Itching for Likes: Teens and Social Media 

By Julia Kemp

Almost every single teen who uses social media credits it for harmful social consequences, yet Newport Academy tests show that 92% of teens continue to use the addicting and obsession-inducing social tool. The most evil aspect of social media is that it was created specifically to attract and addict teens. Social media platforms like TikTok, Instagram, and Twitter are designed by marketers and programmers who know the science behind the teenage mind, and are knowledged in ways to keep teens scrolling. For example, Instagram’s formula for likes and comments creates a specific, chemically rewarding effect in the minds of teens. Studies have shown that teens actually feel a rush of dopamine, similar to that of a drug. According to New York University professor, Adam Alter, “When someone likes an Instagram post, or any content that you share, it’s a little bit like taking a drug.” Atler explains that “because it’s not guaranteed that you’re going to get likes on your posts, (…) the unpredictability of that process makes it so addictive.” The random and rewarding notifications satisfy our minds, and the dopamine rush associated with likes makes us crave more.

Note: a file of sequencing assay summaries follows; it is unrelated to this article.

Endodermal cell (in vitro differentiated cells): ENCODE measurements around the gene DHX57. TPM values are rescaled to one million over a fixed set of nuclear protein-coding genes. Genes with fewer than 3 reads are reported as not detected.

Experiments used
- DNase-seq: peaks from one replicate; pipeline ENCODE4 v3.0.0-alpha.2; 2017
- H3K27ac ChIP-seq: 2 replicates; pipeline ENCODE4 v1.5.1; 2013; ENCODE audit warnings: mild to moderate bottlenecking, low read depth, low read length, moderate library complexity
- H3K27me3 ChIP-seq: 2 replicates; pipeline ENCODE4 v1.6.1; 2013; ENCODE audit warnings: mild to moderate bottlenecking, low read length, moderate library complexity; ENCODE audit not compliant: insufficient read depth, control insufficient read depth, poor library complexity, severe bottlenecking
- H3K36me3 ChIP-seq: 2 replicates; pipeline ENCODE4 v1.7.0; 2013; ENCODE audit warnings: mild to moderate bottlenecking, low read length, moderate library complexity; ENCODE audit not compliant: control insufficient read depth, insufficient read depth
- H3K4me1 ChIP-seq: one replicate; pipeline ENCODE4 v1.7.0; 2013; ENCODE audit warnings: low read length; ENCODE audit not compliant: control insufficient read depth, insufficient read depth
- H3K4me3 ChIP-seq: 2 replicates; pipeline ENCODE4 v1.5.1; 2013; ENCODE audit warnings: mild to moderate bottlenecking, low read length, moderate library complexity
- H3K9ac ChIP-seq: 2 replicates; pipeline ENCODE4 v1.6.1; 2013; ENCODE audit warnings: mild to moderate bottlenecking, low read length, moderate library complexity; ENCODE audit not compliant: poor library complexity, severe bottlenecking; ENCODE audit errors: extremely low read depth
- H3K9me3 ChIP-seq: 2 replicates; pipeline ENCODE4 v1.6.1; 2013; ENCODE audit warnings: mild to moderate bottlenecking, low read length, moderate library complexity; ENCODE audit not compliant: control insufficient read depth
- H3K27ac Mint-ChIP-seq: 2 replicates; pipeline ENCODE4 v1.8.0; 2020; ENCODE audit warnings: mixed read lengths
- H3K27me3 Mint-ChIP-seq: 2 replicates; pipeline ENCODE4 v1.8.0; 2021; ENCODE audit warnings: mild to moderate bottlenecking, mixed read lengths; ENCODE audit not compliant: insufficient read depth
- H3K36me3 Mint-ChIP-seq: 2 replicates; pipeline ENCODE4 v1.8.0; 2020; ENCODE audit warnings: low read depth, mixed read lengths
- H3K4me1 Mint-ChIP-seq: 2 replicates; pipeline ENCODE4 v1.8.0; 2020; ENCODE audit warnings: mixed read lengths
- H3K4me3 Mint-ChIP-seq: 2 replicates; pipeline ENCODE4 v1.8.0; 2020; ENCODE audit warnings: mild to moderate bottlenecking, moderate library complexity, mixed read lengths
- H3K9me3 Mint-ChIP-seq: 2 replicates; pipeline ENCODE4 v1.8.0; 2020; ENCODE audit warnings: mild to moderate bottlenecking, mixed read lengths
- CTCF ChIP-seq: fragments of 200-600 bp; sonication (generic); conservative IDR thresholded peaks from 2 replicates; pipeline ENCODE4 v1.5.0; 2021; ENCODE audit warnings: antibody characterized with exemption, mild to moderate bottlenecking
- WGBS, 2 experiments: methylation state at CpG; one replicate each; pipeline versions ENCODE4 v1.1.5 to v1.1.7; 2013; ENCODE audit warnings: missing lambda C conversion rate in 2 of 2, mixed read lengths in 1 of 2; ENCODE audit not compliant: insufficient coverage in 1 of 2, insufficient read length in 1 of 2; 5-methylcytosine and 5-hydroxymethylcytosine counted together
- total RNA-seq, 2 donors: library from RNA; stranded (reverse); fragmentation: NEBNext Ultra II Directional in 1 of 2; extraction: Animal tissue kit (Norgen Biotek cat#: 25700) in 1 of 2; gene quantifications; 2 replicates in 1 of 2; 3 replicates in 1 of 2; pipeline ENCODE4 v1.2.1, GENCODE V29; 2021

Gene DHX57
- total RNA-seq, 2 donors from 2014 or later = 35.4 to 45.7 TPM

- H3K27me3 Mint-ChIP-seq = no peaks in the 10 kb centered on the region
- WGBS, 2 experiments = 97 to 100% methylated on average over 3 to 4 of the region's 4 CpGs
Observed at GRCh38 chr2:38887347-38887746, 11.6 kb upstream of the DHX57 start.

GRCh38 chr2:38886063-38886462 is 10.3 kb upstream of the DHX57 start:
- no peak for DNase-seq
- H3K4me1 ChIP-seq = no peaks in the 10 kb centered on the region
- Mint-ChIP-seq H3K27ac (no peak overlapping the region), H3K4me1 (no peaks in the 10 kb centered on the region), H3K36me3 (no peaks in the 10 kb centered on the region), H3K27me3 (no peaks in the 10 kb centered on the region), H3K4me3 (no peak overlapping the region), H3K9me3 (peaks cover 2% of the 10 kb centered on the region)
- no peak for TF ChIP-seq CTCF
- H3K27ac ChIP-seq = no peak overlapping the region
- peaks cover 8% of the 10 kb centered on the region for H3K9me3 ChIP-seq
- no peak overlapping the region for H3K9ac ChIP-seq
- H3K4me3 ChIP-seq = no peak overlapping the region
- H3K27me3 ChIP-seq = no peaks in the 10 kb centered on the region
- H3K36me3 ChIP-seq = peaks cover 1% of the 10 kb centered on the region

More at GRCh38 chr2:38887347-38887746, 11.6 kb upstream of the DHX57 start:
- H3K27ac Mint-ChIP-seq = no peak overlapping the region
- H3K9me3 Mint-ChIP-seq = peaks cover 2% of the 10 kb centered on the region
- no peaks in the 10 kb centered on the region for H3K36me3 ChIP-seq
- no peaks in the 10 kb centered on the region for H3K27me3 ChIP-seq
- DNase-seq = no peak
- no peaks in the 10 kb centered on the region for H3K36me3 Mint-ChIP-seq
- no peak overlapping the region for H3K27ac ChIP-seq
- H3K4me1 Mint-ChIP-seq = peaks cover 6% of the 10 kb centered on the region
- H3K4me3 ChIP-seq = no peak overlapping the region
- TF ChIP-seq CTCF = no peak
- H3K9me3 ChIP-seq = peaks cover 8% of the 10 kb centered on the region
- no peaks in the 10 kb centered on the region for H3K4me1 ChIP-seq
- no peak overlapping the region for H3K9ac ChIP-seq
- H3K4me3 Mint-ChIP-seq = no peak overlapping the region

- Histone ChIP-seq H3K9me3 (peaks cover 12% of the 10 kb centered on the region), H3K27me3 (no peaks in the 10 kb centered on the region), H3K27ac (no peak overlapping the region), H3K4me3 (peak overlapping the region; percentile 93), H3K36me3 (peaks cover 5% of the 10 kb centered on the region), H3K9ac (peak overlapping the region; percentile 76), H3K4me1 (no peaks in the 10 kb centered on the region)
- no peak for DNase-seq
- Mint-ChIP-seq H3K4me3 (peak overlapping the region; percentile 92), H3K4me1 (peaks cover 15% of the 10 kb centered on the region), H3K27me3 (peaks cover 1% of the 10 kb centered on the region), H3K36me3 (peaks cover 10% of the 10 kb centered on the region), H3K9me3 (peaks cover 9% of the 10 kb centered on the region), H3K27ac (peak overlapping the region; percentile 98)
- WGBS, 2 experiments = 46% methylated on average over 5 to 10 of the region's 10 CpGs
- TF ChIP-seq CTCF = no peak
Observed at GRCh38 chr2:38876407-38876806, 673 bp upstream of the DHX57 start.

Though social media addiction may not be as physically harmful as other substance addictions, it does lead to harmful consequences that impact teen lives. There’s no doubt that social media portrays unrealistic and idealized versions of people’s lives; teens who spend a majority of their day on social media often have an unrealistic and idealized image of what life should look like. As a result, teens have a higher risk of depression, anxiety, eating disorders, and self esteem issues. Though social media use itself might not physically damage a teen, the physical and mental consequences that follow permanently and harmfully impact teen lives.